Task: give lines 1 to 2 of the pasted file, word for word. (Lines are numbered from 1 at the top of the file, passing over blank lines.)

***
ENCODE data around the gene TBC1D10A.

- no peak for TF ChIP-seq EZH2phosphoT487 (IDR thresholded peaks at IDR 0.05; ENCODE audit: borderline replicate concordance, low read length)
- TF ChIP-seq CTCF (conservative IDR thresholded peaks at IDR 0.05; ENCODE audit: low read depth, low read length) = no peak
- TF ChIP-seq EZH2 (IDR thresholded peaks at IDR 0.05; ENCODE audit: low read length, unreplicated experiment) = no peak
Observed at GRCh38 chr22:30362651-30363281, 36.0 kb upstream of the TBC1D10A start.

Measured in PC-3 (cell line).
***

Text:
ENCODE data around the gene TBC1D10A.

- no peak for TF ChIP-seq EZH2phosphoT487 (IDR thresholded peaks at IDR 0.05; ENCODE audit: borderline replicate concordance, low read length)